Like Momen, there are only 8 seats in Kahala. The restaurant was founded by chef-owner Yoshifumi Mori 35 years ago when he was just 26 years old. The space was originally a steak-house, which accounts for the hot-plates that still flank the counter today (and which are now only used to prepare one single but excellent dish). Mori-san, like many other culinary greats, is self-taught. He admits that his lack of training has pushed him to create a truly innovative cuisine. More than just innovative, Mori-san’s food is pretty darned special because of his commitment to sourcing the very best produce from all over Japan. S and I started our 10 course dinner with a small portion of crabmeat with grass seeds and fried dill, plated on a flattened yuzu, and served with a little chicken comsomme. This was followed by a composed plate of fried pumpkin, Hokkaido oysters, dried herring roe, truffle-dusted lilyroot and a sandwich of turnip and yellowtail. Third was an am amazing portion of grilled “Kacho kabaro” cheese (from the Yoshida farm) with some sauteed turnip and squash. After this we tasted one of Mori-san’s signature dishes, a sharks fin steak with fried coriander leaves, sauteed daikon leaf, and thinly sliced potato seasoned with thyme leaves that had been crystalized with salt.

We also had some buckwheat soba noodles with powdered “karasumi” (sundried mullet roe). This was a yummy, savory course.

A dish I was a tad squeamish about was Mori-san’s shirako soup. I’ve never been a huge fan of shirako, which to the uninitiated is also known as “cod’s milk” or “cod’s sperm”, but this soup was outstanding. After this was the highlight of the meal and the dish that has made Kahala a must-visit for many of my friends. Mori-san’s “millefeuille of beef” is a gorgeous dish composed of 5 thin slices of Iga beef from the Mie prefecture. Each portion is sauteed quickly on both sides; the top and bottom layers are cooked but the middle layers are served raw. This is served with “Nozawa” turnip, yellow Inca potato and “ebi-imo” (Japanese yam). The only downside to this dish is that each person is only given 4 portions; I could easily have eaten another 4 or 5 more. After this, we were offered a delicious bowl of fugu (blowfish) rice. To round off the meal, we were given two desserts. The first would have thrilled Alice Waters, who so famously served her patrons an unadorned peach as dessert. The famous founder of Chez Panisse said, “The perfect dessert after a rich and satisfying meal is a perfect piece of fruit.” Well, that’s exactly what Mori-san served us, 2 slices of the most uniquely dense, syrupy and sweet apple, harvested he proudly told us from a small farm in the Yamagata prefecture. When Mori-san served us the fruit, he showed us a whole one and then held it up to a light over his counter. Amazingly, the apple turned translucent and the light shone through it. The final course was a creme caramel with sweet, white Azuki beans and a coffee syrup. S loved this and is trying to recreate it for our own dinner parties.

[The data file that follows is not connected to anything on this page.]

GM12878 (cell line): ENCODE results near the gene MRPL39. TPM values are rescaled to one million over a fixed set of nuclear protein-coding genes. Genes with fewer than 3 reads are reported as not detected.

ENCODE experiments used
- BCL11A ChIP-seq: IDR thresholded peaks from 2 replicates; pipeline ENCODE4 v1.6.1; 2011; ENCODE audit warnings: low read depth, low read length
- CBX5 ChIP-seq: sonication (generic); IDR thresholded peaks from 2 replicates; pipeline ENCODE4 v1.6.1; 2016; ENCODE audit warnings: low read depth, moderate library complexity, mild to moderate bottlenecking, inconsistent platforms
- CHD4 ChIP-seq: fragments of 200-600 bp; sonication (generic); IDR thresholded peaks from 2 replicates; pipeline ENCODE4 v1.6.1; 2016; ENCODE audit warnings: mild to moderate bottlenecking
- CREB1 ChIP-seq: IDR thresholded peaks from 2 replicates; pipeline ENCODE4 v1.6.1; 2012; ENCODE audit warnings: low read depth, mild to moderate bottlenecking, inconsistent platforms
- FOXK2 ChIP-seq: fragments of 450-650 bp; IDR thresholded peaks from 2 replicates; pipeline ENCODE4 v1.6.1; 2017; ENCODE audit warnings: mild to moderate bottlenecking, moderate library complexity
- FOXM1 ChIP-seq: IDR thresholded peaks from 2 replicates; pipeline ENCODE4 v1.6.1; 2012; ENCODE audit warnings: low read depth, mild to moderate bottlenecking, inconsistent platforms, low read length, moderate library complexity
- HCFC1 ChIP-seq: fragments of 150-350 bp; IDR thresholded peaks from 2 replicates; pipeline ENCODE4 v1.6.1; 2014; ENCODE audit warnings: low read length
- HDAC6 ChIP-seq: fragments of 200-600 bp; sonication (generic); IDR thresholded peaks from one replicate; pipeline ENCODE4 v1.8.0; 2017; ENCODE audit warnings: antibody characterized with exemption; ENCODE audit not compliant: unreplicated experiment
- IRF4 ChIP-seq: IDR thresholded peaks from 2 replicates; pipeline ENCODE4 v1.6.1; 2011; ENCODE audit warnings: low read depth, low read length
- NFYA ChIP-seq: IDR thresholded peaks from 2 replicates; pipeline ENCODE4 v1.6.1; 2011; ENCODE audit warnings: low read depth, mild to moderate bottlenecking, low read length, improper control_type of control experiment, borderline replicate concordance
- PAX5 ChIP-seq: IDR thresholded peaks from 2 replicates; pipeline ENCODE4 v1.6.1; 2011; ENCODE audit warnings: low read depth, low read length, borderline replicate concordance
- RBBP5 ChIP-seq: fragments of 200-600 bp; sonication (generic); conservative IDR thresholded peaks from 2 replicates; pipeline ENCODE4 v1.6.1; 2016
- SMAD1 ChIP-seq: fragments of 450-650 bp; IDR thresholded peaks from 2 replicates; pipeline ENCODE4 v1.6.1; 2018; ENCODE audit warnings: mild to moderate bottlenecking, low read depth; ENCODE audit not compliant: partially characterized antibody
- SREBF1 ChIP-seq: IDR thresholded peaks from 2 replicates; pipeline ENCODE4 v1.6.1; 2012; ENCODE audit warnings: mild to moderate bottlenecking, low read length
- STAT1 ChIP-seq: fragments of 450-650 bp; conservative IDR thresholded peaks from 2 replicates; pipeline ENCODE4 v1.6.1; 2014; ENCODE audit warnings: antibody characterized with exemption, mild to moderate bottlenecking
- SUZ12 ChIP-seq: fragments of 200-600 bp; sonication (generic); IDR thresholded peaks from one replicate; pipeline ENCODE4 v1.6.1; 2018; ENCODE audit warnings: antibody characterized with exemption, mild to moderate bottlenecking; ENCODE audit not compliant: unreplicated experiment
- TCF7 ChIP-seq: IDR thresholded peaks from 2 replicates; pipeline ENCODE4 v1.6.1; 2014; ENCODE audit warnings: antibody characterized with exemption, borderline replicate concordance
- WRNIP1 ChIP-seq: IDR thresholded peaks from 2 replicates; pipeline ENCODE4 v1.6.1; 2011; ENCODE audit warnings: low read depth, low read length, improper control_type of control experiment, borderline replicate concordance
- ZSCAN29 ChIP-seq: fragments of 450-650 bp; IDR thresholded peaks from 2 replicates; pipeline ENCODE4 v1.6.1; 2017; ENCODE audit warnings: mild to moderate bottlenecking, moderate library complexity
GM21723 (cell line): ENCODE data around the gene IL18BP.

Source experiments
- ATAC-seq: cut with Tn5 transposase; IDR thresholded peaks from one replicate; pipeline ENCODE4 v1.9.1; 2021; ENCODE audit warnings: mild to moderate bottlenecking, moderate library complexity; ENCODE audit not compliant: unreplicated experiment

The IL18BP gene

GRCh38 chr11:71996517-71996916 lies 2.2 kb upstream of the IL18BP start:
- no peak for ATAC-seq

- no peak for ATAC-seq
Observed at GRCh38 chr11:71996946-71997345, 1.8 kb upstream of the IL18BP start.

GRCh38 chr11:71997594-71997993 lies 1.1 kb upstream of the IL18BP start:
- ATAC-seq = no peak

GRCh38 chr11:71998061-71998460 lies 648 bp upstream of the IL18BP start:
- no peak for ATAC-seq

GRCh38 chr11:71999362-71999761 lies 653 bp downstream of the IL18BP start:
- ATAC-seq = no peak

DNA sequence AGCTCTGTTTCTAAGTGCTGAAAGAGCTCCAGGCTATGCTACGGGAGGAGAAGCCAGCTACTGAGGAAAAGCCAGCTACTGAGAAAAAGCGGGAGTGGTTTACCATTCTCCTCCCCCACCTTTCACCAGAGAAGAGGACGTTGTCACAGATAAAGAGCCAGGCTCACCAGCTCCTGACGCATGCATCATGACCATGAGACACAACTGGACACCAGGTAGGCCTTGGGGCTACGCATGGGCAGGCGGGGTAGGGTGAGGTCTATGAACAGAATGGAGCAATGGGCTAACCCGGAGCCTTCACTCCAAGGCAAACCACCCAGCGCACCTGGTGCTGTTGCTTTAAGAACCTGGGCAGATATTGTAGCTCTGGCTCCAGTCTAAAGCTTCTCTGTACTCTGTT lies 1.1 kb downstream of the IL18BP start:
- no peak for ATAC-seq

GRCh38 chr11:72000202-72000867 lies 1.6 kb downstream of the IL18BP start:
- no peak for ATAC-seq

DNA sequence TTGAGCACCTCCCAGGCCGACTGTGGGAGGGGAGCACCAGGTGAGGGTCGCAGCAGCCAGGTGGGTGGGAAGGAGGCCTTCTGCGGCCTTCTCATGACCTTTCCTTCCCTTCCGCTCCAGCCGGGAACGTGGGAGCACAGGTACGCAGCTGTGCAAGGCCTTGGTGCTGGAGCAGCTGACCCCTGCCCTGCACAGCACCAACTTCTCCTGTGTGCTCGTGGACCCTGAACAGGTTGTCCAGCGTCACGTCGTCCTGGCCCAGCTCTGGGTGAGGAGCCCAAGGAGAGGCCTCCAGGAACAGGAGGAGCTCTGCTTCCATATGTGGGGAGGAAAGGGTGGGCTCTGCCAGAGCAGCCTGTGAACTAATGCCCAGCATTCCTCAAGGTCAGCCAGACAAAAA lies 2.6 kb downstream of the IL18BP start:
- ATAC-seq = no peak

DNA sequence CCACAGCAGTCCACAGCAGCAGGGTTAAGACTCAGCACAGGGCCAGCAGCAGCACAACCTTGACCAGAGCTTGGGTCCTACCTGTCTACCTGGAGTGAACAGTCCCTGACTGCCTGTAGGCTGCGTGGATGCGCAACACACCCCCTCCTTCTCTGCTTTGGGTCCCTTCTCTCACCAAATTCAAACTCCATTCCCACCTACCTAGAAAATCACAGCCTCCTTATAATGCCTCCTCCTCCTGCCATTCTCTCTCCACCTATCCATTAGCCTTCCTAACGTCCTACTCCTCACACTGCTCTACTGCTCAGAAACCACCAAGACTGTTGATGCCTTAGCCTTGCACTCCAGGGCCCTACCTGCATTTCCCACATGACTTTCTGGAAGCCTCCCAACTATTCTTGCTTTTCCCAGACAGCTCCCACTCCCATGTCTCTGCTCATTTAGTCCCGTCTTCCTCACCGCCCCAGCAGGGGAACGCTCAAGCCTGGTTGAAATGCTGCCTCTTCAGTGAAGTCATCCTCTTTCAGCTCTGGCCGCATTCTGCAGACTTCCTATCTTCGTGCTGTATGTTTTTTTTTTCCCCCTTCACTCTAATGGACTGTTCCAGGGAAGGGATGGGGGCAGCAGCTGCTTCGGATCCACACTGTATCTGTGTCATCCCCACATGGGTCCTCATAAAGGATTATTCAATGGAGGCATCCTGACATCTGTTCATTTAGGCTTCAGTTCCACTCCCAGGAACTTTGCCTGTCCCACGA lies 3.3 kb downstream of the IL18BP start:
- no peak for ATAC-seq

All in all, Kahala was a pretty unique experience. Was it worth the price? Given the size of the restaurant and the quality of the produce, yah, I’d say the splurge was worth it. It’s definitely a once-in-a-lifetime experience. But the restaurant both S and I look forward to returning to is Momen. We both enjoyed the restaurant’s modest atmosphere and slightly simpler cuisine. Of course, it didn’t hurt that Momen was one-third the price.

About Aun Koh

Aun has always loved food and travel, passions passed down to him from his parents. This foundation, plus a background in media, pushed him to start Chubby Hubby in 2005. He loves that this site allows him to write about the things he adores--food, style, travel, his wife and his three kids!